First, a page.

For 36 years, the Tower Records store on the Sunset Strip was a destination known around the world. Tourists and locals alike made pilgrimages to the store to browse the vast selection of albums, attend record release parties and album signings, catch a free concert or possibly bump into a celebrity shopping.
“The store was legendary,” said rock music historian Domenic Priore. “Tower was where the buzz was. It was such an important part of the rock ‘n’ roll scene. The Sunset Strip was the center of rock ‘n’ roll back in the day and that store was the center of the music industry.”
While the Tower Sunset store closed in 2006 when the Sacramento-based Tower chain declared bankruptcy, Priore, author of “Riot on the Sunset Strip: Rock ‘n’ Roll’s Last Stand in Hollywood,” is trying to keep the legacy of the building alive. He has filed papers to have the building at 8801 Sunset Boulevard designated as a “cultural resource.”
On Tuesday night, the West Hollywood Historic Preservation Commission will consider that application. The meeting starts at 7 p.m. in the Plummer Park Community Center.
City staff recommends denial of the application, saying the mid-century brick vernacular building has no particular architectural style. The staff report further states that the building’s most distinguishing characteristics – signage, hand-painted graphics and brightly colored yellow and red façade – were removed when Tower closed, making it ineligible for consideration as a cultural resource.
“The building still has its architectural integrity,” said WeHo resident Jerome Cleary, who would like to see it transformed into a Sunset Strip museum honoring music talent. “The only difference in that building today and seven years ago is some yellow and red paint and some billboards advertising albums covering the windows.”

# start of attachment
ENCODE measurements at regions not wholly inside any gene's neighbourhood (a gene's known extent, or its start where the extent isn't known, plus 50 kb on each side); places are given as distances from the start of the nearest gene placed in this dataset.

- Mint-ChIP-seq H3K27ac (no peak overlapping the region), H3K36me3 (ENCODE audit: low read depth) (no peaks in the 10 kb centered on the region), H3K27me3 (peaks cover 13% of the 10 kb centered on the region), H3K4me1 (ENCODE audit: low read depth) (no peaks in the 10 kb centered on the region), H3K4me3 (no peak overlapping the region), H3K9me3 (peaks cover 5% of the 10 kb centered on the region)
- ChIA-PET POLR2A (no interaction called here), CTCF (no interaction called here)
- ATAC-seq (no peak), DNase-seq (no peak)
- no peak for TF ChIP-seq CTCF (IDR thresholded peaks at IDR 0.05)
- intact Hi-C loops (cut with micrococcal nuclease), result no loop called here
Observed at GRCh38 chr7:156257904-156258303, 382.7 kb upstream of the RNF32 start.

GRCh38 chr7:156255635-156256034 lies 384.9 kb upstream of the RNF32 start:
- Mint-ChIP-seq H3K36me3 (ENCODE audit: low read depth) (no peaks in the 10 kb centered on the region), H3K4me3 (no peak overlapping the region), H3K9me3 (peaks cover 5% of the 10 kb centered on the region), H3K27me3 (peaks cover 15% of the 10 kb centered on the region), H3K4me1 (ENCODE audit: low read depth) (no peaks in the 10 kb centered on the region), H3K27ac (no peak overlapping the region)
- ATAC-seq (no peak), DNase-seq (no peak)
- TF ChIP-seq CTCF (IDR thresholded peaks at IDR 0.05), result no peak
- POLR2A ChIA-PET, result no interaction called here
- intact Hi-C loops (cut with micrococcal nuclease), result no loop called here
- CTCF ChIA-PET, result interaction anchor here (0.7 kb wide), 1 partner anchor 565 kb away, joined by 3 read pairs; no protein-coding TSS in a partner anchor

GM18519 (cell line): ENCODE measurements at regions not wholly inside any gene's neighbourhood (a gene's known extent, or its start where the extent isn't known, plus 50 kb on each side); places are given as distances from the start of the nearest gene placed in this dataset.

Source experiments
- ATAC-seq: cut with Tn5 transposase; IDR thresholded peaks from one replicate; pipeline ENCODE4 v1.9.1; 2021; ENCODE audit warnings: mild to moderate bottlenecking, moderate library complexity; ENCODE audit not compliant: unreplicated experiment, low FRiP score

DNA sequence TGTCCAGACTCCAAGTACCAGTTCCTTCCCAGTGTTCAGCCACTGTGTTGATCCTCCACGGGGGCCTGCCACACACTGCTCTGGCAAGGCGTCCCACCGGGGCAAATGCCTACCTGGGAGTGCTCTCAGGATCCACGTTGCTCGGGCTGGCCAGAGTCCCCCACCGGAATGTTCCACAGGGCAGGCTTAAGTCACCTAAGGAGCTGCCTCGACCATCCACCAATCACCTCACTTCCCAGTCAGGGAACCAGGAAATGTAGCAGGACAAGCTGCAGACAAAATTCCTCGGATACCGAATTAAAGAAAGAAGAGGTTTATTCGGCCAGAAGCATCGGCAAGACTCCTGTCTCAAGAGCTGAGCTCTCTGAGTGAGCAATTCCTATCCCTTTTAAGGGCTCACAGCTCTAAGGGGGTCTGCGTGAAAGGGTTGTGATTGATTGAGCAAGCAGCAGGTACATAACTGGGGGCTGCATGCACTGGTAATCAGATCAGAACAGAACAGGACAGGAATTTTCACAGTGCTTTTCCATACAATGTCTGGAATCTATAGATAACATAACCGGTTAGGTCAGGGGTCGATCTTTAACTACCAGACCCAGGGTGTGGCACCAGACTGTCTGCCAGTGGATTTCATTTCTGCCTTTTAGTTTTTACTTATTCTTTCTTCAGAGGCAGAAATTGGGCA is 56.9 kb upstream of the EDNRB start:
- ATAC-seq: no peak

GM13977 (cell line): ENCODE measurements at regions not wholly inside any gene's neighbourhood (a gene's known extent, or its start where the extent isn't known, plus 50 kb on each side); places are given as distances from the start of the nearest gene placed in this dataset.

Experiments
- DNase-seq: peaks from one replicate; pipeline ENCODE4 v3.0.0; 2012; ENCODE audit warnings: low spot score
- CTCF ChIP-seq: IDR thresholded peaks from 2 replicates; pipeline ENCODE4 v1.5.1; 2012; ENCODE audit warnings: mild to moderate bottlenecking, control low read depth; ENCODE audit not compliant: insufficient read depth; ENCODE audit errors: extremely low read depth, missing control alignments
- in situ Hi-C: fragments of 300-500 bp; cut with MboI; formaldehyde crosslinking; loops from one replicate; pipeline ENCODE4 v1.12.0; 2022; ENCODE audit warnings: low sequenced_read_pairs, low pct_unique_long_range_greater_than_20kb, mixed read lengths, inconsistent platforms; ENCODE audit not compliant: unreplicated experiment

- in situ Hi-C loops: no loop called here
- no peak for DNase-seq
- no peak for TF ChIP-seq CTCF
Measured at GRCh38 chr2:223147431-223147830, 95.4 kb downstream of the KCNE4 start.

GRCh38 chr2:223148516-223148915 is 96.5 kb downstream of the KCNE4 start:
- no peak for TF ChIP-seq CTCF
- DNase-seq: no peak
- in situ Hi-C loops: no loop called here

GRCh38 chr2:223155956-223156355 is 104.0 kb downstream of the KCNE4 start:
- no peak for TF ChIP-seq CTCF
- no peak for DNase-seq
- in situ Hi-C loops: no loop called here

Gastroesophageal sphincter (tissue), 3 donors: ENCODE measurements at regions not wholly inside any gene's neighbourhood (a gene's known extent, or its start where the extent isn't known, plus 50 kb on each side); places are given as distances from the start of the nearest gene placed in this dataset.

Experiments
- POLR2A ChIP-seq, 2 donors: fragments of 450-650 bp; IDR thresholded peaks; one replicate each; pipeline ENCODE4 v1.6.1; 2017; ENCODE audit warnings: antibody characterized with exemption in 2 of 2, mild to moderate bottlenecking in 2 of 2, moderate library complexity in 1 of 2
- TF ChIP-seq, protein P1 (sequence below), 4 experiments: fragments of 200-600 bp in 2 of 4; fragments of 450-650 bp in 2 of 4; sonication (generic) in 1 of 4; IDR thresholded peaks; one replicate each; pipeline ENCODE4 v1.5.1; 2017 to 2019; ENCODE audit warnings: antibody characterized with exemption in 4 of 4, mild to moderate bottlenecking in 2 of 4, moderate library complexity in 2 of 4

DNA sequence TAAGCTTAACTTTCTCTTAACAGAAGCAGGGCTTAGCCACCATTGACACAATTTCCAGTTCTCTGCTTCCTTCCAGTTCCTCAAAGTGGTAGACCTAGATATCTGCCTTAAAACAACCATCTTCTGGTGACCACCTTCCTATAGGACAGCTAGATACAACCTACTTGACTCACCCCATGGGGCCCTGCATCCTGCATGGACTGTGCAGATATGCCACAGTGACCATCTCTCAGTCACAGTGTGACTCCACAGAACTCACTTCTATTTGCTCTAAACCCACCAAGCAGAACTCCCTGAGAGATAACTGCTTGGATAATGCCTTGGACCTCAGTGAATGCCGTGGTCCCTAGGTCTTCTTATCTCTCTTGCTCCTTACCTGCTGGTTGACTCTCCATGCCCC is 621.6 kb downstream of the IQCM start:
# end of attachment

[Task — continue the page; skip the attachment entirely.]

The staff report also says the site does not qualify for designation because it is not associated with any particular individuals or events; rather, musicians played concerts at locations up and down the Strip.
Cleary disagrees. “It’s a site where things happened socially, culturally and historically,” he said. “It was a landmark on the Strip. Tour buses passing by still point it out.”
Since Tower Records closed, the building, which housed the Live On Sunset clothing store until November 2012, has been the site of much controversy. Chicago developer Sol Barket’s Centrum Partners purchased the property in 2007 and began making plans for a three-story, 50,000-square foot building on the site with the boutique David Barton Gym as its main tenant.
After much public outcry about the amount of traffic a gym would bring to the perpetually congested Sunset Boulevard and surrounding neighborhood streets, the city council twice denied the Centrum Sunset request.
The City Council also has to weigh in on this request, provided the Historic Preservation Commission gives its OK.
For those too young to remember the Tower Sunset store in its heyday, Priore compares it to the Amoeba Records store in Hollywood today.
“Today, kids from all over the world want to go home with a bag or a t-shirt from Amoeba Records,” said Priore, who wrote for Tower’s in-house music magazine “Pulse” in the 1990s. “Tower Sunset was that way in its day. It was where people went. You can’t underestimate its importance to people’s personal history and to the music business.”